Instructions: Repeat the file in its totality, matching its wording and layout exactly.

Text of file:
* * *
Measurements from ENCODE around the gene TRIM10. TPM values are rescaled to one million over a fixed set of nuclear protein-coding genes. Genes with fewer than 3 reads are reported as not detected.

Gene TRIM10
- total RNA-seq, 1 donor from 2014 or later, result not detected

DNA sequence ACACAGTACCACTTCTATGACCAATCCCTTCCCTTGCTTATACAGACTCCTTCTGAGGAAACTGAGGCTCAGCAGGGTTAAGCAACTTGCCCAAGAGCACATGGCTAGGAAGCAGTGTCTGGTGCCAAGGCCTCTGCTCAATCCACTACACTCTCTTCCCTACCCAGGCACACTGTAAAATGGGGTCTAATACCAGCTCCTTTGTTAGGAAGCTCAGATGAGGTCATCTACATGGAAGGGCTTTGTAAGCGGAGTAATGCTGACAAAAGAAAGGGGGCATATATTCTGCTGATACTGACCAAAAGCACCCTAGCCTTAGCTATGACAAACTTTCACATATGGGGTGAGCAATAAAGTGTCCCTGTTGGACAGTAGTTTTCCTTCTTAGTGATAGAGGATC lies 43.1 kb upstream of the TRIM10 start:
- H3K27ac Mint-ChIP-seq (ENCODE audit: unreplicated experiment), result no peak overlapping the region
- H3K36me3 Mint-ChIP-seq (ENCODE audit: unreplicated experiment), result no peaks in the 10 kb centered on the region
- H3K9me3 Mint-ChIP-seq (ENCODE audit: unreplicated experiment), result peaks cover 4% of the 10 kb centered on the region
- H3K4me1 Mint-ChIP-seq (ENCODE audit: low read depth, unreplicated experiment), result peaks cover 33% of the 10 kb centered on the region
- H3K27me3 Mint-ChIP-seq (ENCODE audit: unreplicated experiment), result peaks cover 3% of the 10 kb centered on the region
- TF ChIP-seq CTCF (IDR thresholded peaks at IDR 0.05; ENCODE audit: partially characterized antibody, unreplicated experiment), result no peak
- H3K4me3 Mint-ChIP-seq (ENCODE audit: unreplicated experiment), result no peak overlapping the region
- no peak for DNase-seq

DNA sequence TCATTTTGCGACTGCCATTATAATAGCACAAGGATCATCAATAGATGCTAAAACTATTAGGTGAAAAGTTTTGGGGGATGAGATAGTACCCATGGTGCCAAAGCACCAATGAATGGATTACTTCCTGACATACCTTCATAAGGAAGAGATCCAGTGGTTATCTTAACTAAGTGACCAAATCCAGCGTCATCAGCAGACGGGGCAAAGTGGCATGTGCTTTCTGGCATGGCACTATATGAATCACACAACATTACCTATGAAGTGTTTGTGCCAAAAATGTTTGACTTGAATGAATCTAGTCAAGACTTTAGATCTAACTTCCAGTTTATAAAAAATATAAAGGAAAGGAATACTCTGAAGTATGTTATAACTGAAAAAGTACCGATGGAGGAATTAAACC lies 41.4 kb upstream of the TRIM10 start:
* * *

Measurements from ENCODE around the gene TRIM10. TPM values are rescaled to one million over a fixed set of nuclear protein-coding genes. Genes with fewer than 3 reads are reported as not detected.

Gene TRIM10
- total RNA-seq, 1 donor from 2014 or later, result not detected

DNA sequence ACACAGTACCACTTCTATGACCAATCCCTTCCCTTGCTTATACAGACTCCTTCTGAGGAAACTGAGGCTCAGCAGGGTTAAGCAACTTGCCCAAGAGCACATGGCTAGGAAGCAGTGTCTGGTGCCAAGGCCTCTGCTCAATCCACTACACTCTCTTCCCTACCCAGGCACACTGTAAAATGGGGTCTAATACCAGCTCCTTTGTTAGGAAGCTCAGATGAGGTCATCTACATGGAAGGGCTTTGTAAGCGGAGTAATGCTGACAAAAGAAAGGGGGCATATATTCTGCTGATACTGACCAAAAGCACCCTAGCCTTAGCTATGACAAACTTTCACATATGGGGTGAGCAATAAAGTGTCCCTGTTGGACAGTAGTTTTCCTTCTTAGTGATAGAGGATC lies 43.1 kb upstream of the TRIM10 start:
- H3K27ac Mint-ChIP-seq (ENCODE audit: unreplicated experiment), result no peak overlapping the region
- H3K36me3 Mint-ChIP-seq (ENCODE audit: unreplicated experiment), result no peaks in the 10 kb centered on the region
- H3K9me3 Mint-ChIP-seq (ENCODE audit: unreplicated experiment), result peaks cover 4% of the 10 kb centered on the region
- H3K4me1 Mint-ChIP-seq (ENCODE audit: low read depth, unreplicated experiment), result peaks cover 33% of the 10 kb centered on the region
- H3K27me3 Mint-ChIP-seq (ENCODE audit: unreplicated experiment), result peaks cover 3% of the 10 kb centered on the region
- TF ChIP-seq CTCF (IDR thresholded peaks at IDR 0.05; ENCODE audit: partially characterized antibody, unreplicated experiment), result no peak
- H3K4me3 Mint-ChIP-seq (ENCODE audit: unreplicated experiment), result no peak overlapping the region
- no peak for DNase-seq

DNA sequence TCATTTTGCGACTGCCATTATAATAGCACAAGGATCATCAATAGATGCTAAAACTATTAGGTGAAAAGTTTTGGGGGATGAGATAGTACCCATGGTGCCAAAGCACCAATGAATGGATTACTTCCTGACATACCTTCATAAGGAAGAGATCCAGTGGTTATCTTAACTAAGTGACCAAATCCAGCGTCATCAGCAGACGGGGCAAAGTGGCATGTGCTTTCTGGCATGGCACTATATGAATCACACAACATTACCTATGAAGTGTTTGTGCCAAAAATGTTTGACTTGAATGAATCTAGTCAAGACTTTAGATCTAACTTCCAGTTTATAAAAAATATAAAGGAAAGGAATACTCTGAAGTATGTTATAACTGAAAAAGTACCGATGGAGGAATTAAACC lies 41.4 kb upstream of the TRIM10 start: